In the classic Steve Martin bit from early Saturday Night Live days, he’s a pitch man with a compelling hook: “How to make a MILLION DOLLARS and NEVER PAY TAXES!” After dramatically repeating the offer several times, he pauses to reveal the answer: “First, get a million dollars. Then…”
The first easy step? “Build a valuable company.” Assuming that you’re already doing that and your exit strategy centers on being acquired, four factors will impact success:
Gauging the strategic importance of your offerings to a potential acquirer’s portfolio of capabilities is critical. Imagine all acquisitions resting along a value continuum. On the left end are low value (for the seller!) types of acquisitions like asset sales. Moving toward the right are transactions whose value is based strictly on financial parameters (e.g., discounted cash flow).
At the extreme other end of the continuum are companies whose value is so strategic to the acquirer that revenue and profitability are of little consequence. An example I’ve seen is a small software company with technology that uniquely solved an urgent problem for a multi-billion dollar enterprise. The valuation received was such a high multiple of the acquired company’s revenue that its financials were almost irrelevant to its value.
A common mistake in identifying potential acquirers is casting too narrow a net. Try listing 20 potential acquirers. Listing the first half dozen will be easy, but most of those are likely more financially-driven than strategic. Building out the list of 20 can lead to a discovery of previously unrealized strategic value in adjacent spaces.
A company in a highly competitive environment is motivated to move quickly to close gaps in its offerings. The trick is connecting during the time when the potential acquirer begins to realize it has to act. Wait too long to engage, and they will solve their competitive challenges through internal efforts, or by partnering with or acquiring another company. Getting on their radar at the right time is critical.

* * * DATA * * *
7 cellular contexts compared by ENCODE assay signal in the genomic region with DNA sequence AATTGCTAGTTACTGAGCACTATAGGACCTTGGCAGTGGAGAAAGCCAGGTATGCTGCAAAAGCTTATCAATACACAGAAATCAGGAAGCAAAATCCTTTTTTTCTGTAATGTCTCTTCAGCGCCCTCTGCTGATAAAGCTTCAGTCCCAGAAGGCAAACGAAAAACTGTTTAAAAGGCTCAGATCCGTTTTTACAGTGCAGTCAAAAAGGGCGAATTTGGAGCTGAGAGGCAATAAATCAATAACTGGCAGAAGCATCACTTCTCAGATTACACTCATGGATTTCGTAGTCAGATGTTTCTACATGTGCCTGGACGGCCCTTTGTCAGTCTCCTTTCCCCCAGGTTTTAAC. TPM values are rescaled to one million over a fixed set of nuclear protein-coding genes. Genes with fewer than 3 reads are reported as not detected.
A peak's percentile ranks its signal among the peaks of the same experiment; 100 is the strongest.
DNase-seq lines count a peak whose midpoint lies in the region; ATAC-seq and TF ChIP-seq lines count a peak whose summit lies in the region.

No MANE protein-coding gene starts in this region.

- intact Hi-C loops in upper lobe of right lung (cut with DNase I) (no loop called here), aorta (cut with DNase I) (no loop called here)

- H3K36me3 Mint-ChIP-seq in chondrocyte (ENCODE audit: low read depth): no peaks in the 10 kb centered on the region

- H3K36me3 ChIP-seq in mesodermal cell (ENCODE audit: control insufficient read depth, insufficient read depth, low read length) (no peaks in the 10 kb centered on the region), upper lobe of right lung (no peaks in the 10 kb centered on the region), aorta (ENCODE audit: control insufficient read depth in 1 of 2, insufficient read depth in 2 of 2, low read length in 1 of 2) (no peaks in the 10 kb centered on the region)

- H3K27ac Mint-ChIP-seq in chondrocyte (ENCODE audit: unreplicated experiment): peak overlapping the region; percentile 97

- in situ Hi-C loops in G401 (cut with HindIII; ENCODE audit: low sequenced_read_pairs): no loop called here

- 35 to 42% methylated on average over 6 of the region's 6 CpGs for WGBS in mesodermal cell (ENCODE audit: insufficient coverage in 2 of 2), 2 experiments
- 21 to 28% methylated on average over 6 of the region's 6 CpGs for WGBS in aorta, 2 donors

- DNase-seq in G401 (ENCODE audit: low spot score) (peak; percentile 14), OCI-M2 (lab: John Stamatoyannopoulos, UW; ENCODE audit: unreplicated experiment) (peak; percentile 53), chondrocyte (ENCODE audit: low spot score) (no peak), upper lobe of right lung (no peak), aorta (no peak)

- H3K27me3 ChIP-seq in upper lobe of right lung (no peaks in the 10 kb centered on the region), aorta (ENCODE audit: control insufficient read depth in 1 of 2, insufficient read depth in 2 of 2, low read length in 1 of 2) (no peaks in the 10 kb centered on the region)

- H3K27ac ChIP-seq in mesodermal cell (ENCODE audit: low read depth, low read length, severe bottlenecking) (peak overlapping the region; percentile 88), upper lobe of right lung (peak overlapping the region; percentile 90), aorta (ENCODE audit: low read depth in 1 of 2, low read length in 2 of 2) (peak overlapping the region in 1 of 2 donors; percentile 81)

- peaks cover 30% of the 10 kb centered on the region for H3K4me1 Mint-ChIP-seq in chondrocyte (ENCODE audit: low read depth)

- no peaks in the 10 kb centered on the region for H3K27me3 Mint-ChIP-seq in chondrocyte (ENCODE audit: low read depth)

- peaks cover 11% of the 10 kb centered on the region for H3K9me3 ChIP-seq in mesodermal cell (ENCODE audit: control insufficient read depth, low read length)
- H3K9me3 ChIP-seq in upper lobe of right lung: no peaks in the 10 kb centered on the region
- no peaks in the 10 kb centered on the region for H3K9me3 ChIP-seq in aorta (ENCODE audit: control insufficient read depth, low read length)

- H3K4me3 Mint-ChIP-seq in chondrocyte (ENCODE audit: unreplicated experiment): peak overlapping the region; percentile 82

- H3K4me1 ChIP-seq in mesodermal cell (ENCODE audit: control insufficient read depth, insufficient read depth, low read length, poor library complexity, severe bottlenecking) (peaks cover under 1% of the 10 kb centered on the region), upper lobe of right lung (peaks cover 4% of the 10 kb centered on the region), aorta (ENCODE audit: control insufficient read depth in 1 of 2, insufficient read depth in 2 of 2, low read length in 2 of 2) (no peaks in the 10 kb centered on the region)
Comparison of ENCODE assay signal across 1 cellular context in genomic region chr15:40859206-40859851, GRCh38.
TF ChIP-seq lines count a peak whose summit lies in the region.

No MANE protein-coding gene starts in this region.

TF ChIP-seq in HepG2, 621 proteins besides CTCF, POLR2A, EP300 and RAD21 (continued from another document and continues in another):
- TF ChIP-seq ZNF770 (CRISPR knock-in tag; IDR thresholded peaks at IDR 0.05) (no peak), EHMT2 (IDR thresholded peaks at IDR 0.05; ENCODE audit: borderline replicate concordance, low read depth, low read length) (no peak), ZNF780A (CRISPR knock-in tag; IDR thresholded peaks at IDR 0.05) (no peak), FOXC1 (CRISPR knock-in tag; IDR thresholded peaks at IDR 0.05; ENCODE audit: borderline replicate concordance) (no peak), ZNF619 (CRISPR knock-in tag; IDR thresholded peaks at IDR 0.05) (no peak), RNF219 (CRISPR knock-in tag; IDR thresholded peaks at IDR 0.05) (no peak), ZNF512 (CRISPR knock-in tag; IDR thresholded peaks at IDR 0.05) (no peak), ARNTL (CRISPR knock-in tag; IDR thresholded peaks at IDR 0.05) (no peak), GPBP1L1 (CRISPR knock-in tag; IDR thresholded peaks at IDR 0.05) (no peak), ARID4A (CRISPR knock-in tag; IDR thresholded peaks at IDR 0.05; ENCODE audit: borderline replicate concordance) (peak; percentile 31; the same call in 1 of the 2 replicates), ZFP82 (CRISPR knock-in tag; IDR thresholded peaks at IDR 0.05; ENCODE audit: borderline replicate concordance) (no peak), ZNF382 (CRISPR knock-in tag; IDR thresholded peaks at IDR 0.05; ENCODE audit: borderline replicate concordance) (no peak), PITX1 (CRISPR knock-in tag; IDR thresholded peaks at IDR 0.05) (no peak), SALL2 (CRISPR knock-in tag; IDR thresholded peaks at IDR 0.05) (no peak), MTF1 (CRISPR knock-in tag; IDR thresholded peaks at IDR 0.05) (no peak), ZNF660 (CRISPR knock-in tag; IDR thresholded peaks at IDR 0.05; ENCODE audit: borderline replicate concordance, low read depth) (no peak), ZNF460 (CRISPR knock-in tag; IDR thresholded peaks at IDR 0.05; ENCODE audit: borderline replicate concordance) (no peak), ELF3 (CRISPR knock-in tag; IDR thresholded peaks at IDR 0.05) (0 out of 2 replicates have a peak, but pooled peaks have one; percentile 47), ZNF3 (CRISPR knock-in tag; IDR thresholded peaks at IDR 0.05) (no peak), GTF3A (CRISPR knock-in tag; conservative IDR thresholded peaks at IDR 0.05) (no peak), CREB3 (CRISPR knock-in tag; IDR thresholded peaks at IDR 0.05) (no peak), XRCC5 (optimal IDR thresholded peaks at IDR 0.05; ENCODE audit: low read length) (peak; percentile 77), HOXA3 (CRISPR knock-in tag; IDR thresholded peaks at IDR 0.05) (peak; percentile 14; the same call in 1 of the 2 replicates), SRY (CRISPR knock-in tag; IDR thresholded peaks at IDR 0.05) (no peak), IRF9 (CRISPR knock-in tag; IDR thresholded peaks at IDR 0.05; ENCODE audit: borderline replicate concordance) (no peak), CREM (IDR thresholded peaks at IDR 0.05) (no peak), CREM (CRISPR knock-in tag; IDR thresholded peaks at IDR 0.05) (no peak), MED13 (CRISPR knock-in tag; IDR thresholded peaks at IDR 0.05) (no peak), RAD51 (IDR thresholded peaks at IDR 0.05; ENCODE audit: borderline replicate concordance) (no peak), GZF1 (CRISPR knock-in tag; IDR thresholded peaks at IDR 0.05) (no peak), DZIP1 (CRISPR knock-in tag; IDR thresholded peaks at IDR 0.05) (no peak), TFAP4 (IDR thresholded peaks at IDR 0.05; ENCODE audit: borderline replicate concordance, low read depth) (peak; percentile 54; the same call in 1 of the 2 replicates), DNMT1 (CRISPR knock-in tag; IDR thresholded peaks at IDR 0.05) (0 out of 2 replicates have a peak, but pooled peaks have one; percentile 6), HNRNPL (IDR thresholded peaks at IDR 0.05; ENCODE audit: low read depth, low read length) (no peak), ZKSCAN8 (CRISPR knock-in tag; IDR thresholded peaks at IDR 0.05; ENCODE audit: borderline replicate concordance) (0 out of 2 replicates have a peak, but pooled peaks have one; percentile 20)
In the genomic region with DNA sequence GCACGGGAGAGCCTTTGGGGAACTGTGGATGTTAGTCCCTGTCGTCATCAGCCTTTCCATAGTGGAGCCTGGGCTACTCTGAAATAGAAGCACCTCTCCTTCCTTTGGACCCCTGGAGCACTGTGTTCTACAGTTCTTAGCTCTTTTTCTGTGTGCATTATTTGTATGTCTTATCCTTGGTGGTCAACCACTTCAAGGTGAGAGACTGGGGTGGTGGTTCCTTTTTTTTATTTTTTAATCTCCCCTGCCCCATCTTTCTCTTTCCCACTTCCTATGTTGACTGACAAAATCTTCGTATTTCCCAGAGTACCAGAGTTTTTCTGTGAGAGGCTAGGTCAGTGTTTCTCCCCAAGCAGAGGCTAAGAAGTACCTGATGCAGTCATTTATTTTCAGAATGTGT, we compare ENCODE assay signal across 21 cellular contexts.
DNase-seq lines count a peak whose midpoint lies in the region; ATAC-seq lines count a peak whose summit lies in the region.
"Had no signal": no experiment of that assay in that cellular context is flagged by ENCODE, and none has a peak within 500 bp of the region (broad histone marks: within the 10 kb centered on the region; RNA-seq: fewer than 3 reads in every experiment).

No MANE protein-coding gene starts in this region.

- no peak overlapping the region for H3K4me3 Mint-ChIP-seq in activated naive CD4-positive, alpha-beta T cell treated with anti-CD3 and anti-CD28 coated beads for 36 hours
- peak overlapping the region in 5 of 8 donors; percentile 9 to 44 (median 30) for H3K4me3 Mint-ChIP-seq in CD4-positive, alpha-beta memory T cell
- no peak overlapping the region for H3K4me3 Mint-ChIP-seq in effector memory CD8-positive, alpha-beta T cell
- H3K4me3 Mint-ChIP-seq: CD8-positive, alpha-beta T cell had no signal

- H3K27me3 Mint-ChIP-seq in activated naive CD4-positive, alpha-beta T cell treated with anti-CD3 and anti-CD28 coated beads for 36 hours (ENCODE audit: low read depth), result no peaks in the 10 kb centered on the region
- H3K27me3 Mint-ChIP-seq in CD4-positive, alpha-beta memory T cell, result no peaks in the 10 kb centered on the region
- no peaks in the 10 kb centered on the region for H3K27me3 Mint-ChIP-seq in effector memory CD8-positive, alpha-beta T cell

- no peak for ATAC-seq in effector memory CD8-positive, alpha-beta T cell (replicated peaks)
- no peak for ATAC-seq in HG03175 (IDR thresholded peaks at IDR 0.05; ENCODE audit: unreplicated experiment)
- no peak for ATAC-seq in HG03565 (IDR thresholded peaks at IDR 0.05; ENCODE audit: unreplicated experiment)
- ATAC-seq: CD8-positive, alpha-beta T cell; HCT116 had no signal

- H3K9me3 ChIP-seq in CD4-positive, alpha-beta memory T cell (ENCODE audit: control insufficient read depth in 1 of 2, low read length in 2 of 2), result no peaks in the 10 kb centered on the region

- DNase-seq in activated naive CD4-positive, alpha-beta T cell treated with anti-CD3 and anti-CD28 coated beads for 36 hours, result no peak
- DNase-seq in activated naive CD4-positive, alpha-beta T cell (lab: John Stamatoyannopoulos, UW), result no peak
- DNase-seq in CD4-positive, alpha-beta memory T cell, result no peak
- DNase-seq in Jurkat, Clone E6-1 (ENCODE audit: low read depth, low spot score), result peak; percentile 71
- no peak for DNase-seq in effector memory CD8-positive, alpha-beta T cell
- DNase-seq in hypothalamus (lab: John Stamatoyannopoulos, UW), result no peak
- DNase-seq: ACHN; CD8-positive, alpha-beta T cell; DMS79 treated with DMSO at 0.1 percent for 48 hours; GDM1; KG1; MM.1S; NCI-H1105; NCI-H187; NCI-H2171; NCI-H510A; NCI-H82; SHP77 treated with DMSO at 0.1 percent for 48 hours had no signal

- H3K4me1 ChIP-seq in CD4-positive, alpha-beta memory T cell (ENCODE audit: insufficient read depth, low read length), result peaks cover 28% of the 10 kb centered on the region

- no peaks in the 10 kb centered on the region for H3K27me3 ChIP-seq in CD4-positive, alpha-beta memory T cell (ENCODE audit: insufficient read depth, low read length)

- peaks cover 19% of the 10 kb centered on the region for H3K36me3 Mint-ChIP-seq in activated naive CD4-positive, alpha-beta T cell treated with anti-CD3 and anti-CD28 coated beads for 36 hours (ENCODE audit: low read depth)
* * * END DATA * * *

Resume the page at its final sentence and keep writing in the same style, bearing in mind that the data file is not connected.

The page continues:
Urgent Customer Problems
Nothing will drive the acquirer forward faster than demands from customers having problems solvable by the incorporation of your company’s products, technology, or services. An effective way to validate value to the potential acquirer is to engage them in a proof of concept to solve a real problem.
The presence of an insider relationship is often the single most important success factor in getting and staying on the acquirer’s radar. Developing an internal champion who is already convinced that the companies should be working together for mutual competitive reasons optimizes the odds of success.
If you have an insider relationship with a target acquirer, use it; if you don’t, get one. Having already built a strong industry network will pay huge dividends at this point.
When to Prepare
Early in the life of a company, management has to focus on building a strong business. Deep analysis in preparation for an exit can be a distraction at this point.
Waiting too long to apply exit strategy thinking, however, is also a mistake. Once the business starts to prove itself, begin investing for the future by creating a valuation framework for your company. Build and maintain a list of 20 potential acquirers. Understand what clusters of acquirers need in order to grow. Fill gaps in your offerings to fill those needs and increase your value to potential acquirers.
Start building your exit strategy 12 to 24 months in advance of searching for an acquirer. By the time you decide to enlist an investment banker’s help, you’ll understand the universe of potential acquirers, you’ll have moved into a strong position that maximizes your valuation, and you’ll arm your investment banker with maximum ammunition and motivation.
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